The mutation rates in these genomes have been estimated to be between 0.46 × 10−4 and 8.21 × 10−4 nucleotide substitutions/site/year.[15] The most recent common ancestor of both the Reston and Zaire species has been estimated to be ~1960. The most recent common ancestor of the Marburg and Sudan species appears to have evolved 700 and 850 years before present respectively. The complete family appears to have evolved ~10,000 years before the present.

en.wikipedia.org...


This is an important point as well.



edit on 6-8-2014 by loam because: (no reason given)



posted on Aug, 6 2014 @ 05:19 PM
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originally posted by: DirtyD
Also being reported, the patient at Mt. Sinai hospital in New York has tested negative for Ebola. So that's a relief.

Still can't find in print that the CDC has gone to level 1. But it's breaking news on CNN.


Thank God, that IS a relief. I have family there, and near there. Good to know. Phew. Thanks!



posted on Aug, 6 2014 @ 05:21 PM
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originally posted by: ~Lucidity
a reply to: crazyewok

I think they're making it in KY, Des and crazyewok. Let's not forget they have partners though (Tekmira, Monsanto, NIH, that other one I can never remember and so on).


Yep, right down the road from us, in Owensboro, KY from what the msm papers are saying.
www.kentucky.com...



posted on Aug, 6 2014 @ 05:22 PM
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a reply to: ikonoklast

I missed the confirmed 5 new cases in Nigeria. I thought those were still pending confirmation.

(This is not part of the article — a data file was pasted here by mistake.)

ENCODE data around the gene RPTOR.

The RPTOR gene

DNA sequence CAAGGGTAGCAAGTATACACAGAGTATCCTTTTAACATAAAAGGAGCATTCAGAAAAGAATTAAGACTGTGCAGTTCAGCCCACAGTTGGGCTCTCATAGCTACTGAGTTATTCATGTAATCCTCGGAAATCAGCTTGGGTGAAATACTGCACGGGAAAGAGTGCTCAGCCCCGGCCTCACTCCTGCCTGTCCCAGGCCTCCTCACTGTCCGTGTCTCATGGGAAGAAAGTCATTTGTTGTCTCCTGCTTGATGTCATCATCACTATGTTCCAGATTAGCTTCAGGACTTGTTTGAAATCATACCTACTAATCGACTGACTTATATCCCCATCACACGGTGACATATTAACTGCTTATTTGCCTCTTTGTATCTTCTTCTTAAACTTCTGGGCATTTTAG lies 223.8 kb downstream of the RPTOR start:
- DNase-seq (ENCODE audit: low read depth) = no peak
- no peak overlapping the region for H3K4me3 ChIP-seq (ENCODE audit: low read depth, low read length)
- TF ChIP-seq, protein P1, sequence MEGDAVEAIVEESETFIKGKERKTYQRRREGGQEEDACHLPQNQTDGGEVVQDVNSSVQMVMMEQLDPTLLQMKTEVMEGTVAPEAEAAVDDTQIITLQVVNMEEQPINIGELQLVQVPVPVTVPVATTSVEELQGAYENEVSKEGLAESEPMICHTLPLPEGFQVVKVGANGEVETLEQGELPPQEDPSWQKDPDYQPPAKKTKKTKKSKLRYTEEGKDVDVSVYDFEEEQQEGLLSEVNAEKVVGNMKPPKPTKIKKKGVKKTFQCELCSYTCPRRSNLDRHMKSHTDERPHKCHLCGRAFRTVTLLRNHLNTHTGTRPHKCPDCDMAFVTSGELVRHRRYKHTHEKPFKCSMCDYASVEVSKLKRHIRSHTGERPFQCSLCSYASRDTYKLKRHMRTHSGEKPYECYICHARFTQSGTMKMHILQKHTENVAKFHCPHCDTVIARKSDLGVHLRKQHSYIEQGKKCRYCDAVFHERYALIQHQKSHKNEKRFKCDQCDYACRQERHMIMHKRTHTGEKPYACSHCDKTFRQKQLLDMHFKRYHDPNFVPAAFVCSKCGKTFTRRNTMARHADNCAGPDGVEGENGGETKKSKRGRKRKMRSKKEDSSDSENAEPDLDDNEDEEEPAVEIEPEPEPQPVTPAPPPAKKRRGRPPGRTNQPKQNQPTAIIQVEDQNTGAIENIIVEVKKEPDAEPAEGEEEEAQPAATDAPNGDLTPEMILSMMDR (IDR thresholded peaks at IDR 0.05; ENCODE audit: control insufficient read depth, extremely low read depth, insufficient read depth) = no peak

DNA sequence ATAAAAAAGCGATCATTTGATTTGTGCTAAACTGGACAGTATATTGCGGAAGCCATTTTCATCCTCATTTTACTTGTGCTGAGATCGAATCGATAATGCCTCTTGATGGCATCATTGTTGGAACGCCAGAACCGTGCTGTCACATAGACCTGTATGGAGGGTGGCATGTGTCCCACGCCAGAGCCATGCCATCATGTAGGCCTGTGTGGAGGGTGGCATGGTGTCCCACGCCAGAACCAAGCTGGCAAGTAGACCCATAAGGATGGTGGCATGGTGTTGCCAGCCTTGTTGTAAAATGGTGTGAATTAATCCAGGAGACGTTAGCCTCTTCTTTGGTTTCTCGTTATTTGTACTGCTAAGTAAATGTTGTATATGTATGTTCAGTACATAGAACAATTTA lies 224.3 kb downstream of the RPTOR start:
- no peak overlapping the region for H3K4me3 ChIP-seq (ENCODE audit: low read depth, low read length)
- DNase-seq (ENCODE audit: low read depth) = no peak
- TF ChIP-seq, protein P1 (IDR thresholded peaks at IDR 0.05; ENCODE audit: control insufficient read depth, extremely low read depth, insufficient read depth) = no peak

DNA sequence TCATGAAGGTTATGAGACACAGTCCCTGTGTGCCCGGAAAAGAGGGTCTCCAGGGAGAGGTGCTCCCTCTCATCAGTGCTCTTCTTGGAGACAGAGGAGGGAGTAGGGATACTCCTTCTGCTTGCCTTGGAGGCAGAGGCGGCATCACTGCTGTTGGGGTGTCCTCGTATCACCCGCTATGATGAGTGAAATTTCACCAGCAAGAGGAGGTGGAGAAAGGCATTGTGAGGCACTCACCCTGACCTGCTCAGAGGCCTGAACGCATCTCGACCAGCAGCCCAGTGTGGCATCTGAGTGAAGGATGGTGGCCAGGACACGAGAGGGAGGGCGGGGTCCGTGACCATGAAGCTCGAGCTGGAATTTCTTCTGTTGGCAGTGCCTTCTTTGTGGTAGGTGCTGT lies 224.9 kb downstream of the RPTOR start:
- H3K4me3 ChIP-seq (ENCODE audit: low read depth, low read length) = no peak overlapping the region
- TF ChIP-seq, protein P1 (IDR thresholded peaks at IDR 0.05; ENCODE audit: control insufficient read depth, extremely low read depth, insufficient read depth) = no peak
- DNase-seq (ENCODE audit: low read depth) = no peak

posted on Aug, 6 2014 @ 05:22 PM
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Whoa...reporter asking Obama about sending ebola cure to Africa....

Des



posted on Aug, 6 2014 @ 05:25 PM
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Obama now saying live that ebola is controllable IF you have a strong public health infrastructure and trust in place.

Saying it is not airborne and can be controlled and contained very effectively.

Reaching out to other countries working with the WHO and get all the workers we have on the ground and bolster them and prevent any additional outbreaks and see if there are additional drugs and treatments that improve survivability.

Focusing on public health approach.

Being asked if he would support fasttracking. Answer: He doesn't have enough data right now to support that.



posted on Aug, 6 2014 @ 05:25 PM
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a reply to: Destinyone

I didn't hear that. She asked about fasttracking the drugs, secret serums, vaccines, as in, I believe, waiving approval processes and loosening testing and trial guidelines and probably allowing people to decide for themselves as the two patients in Atlanta were said to.
edit on 8/6/2014 by ~Lucidity because: (no reason given)